Do you ever struggle with doubting God? Do you ever say or think, “Is all of this all really true? Does God really exist? Am I spending my life believing in something that is ultimately empty?”
While I’ve been a Christian for a long time and have attended three Bible colleges and pastored a church, I’m amazed at how doubt can still insert itself. And I’m really troubled by this. What’s going on here and how should I think about my doubt and how should I respond to it?
While there are many stories of doubting in the Bible, two stand out to me as examples of my struggles:
At times Peter could be a radical faith-filled risk-taker, but at other times he could be a real failure (Luke 22:54-62; Gal 2:11-14). In the story of Peter walking on water we see both:
And Peter answered him, “Lord, if it is you, command me to come to you on the water.” He said, “Come.” So Peter got out of the boat and walked on the water and came to Jesus. But when he saw the wind, he was afraid, and beginning to sink he cried out, “Lord, save me.” Jesus immediately reached out his hand and took hold of him, saying to him, “O you of little faith, why did you doubt?” And when they got into the boat, the wind ceased. And those in the boat worshiped him, saying, “Truly you are the Son of God.” – Matthew 14:28–33, ESV
In this story, when Peter was eager to experience the miraculous life, he followed Jesus’ call and left the boat at great risk to his life. Peter is believing that Jesus will be faithful here. He is entrusting his life to Jesus. We also see that when Peter started focusing on the earthly problems in all of this, he started sinking. But Jesus would not let him die.
So, when Peter’s focus was on Jesus, he was on solid ground and was able to follow. When Peter’s focus moved to the obstacles he started to sink.
John the Baptist Doubts
God overtly had his hand on John from the very beginning (Luke 1:41-44) and, I think it’s safe to say, he was raised with a God-saturated vision of life and calling. And John’s doubting moment came after he had experienced the reality of Jesus and his miracles.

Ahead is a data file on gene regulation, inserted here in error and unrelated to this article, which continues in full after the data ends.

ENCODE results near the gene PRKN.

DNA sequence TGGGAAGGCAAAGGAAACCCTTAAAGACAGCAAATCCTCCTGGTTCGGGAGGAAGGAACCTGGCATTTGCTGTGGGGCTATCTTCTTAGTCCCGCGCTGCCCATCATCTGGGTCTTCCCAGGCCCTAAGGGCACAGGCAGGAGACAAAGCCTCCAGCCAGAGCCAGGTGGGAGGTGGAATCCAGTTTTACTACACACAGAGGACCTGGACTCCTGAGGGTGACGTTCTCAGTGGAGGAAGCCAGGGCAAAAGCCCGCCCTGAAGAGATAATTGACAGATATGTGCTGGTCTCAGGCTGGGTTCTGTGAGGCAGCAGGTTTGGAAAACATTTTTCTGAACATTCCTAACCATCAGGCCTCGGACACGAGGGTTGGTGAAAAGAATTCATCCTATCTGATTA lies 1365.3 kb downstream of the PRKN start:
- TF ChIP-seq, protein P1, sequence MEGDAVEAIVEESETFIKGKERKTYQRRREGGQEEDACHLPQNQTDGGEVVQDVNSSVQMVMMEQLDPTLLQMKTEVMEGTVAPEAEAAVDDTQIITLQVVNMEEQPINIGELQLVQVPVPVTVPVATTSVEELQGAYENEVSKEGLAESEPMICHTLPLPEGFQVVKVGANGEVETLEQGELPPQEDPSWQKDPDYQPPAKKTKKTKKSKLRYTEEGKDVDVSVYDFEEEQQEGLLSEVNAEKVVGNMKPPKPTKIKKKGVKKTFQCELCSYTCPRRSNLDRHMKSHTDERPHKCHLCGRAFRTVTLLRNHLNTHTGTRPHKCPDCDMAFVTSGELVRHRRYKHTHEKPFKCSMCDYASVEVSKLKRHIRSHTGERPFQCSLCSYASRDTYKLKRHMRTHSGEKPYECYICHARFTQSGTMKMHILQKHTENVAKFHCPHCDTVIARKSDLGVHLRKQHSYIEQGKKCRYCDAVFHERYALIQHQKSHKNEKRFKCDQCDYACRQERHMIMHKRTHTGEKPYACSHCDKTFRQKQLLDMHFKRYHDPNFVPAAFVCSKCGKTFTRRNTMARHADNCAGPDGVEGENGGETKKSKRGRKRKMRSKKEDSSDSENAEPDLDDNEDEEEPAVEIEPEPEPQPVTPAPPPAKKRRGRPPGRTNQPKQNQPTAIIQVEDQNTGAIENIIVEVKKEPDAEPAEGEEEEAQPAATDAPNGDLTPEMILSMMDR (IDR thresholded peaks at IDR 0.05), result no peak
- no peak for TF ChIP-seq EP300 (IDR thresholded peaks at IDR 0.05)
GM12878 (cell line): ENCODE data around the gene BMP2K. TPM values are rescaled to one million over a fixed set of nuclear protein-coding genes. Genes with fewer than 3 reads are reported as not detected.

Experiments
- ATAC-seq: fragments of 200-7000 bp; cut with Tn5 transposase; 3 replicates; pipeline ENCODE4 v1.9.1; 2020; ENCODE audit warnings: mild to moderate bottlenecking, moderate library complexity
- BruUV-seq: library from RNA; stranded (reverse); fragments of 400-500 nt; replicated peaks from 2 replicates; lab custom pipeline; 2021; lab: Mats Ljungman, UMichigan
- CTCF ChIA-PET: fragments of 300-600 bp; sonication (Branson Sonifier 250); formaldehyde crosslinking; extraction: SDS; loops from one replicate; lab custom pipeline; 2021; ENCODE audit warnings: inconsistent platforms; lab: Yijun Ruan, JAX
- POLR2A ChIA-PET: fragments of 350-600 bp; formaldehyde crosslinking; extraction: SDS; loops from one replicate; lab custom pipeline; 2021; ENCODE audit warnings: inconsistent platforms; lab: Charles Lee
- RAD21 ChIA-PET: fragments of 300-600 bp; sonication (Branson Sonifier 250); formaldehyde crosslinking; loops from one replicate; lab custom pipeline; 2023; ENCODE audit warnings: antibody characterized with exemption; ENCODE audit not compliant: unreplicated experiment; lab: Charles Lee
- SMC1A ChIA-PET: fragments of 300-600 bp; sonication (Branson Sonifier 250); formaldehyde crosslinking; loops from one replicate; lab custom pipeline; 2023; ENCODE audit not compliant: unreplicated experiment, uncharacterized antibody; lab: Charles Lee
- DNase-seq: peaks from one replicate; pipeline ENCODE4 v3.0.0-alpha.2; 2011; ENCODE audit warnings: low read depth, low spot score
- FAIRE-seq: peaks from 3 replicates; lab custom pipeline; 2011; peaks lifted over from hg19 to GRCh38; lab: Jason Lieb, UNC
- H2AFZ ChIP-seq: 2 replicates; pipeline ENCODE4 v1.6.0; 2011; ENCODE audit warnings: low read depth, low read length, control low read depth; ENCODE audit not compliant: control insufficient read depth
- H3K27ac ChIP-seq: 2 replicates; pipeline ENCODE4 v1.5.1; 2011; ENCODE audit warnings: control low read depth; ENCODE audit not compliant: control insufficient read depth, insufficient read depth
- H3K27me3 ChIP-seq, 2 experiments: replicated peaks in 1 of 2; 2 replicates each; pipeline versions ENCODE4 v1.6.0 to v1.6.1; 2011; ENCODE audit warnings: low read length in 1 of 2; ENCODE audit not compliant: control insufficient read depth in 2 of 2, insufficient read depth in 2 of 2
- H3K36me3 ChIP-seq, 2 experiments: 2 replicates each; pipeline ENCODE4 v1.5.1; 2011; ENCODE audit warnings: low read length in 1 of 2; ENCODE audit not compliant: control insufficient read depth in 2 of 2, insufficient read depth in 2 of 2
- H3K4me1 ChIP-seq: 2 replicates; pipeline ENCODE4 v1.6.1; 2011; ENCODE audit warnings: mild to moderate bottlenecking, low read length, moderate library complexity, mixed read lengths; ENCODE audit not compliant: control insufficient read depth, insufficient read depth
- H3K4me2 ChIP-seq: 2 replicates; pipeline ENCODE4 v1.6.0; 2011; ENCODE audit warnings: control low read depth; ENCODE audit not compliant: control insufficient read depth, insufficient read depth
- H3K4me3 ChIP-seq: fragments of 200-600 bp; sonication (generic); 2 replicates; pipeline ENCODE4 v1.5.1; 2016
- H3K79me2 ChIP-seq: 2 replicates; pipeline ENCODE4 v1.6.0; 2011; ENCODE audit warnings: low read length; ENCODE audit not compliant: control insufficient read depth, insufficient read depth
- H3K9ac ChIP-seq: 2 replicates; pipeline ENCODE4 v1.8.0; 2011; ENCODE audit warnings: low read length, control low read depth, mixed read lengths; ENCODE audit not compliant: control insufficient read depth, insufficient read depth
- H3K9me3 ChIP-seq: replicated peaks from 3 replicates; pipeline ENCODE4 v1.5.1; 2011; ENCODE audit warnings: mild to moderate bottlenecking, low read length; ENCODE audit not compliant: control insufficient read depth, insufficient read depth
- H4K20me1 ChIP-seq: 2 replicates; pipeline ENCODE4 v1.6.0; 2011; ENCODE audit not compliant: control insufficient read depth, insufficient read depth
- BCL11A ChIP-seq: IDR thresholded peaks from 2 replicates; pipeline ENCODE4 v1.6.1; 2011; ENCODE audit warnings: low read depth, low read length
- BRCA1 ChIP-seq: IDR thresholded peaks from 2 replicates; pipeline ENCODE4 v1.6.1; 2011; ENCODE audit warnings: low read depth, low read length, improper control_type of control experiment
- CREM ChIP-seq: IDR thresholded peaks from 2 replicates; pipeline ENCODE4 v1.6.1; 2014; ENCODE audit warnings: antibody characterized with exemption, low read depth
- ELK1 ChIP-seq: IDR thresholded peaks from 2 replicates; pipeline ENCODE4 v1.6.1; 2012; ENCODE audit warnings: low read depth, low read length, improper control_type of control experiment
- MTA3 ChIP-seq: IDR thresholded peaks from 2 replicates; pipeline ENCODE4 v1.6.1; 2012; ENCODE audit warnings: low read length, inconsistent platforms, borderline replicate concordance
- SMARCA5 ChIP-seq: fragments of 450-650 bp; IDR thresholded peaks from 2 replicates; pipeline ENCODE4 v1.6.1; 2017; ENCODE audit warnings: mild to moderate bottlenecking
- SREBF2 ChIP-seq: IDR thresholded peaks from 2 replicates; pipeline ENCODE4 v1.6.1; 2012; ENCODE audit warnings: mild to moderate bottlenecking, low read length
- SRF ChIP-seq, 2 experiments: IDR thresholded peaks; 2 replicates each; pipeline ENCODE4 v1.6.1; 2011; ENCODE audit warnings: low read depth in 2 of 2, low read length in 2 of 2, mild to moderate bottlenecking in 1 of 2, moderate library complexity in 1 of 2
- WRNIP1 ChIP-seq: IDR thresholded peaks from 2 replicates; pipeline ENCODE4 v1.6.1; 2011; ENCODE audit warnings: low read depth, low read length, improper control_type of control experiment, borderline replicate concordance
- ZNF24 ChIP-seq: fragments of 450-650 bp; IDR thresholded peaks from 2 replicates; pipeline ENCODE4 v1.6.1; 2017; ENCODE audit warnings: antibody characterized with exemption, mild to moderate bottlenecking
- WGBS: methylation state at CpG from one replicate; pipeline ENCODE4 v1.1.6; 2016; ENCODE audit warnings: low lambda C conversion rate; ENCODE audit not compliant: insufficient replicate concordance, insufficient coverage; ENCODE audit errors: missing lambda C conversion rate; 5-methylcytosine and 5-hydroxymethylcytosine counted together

…And John, calling two of his disciples to him, sent them to the Lord, saying, “Are you the one who is to come, or shall we look for another?” And when the men had come to him, they said, “John the Baptist has sent us to you, saying, ‘Are you the one who is to come, or shall we look for another?’ ” In that hour he healed many people of diseases and plagues and evil spirits, and on many who were blind he bestowed sight. And he answered them, “Go and tell John what you have seen and heard: the blind receive their sight, the lame walk, lepers are cleansed, and the deaf hear, the dead are raised up, the poor have good news preached to them. – Luke 7:18–22, ESV
John is in prison and about to be executed and evidently, he doesn’t think this is the way his life should end. And so he has questions about whether Jesus is really the One. Jesus’ answer was to simply pay attention to what has been happening. Jesus is miraculously changing lives and the declaration of hope is moving forward.
So, with both Peter and John, doubting God happens when their focus moves away from Jesus and on to the difficulties and distractions that surround them. Doubt happens when worldly logic is in control.
Just to be clear, it’s important to make a distinction as we face doubt. Are you doubting God as a Christian, or are you doubting as someone who doesn’t believe the gospel and is looking for evidence of truth? These are two very different things.
The unbelieving doubter – If you’re not a Christian, your primary need is to deal with your sin and the reality of what this means to your soul and to your standing before God.
The believing doubter – If you’re doubting as a true Christian you need to tighten your grip on reality. It could be that the distractions of this world have pulled your eyes away from Jesus. Here are three things you should do to overcome your doubt:
Go to Scripture
Just like Peter and John, we need to focus on Jesus. Dive into the Bible and prayerfully read with interest and observation. Read and re-read the gospels (and all the New Testament books).
Bring it to Jesus.
Confess the truth of your situation and where your focus is wrong. Pay attention to how the world is distracting you. Be like the desperate father in Mark 9:24 and cry out to Jesus, “I believe; help my unbelief!” or like the apostles in Luke 17:5, “Increase our faith!”.
Let us then with confidence draw near to the throne of grace, that we may receive mercy and find grace to help in time of need. – Hebrews 4:16, ESV
Bring it to your church family.
Make sure you’re faithfully committed to a fellowship that is biblical in its focus and calling. Doubting God often brings a tendency for isolation from those who can help. We cannot survive without being connected to other believers who are there to help us.
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“God is never more glorified than he is by the believing confidence of his people when difficulties seem to come in the way.” – Charles Spurgeon
Make sure you read God in the Dark by Os Guinness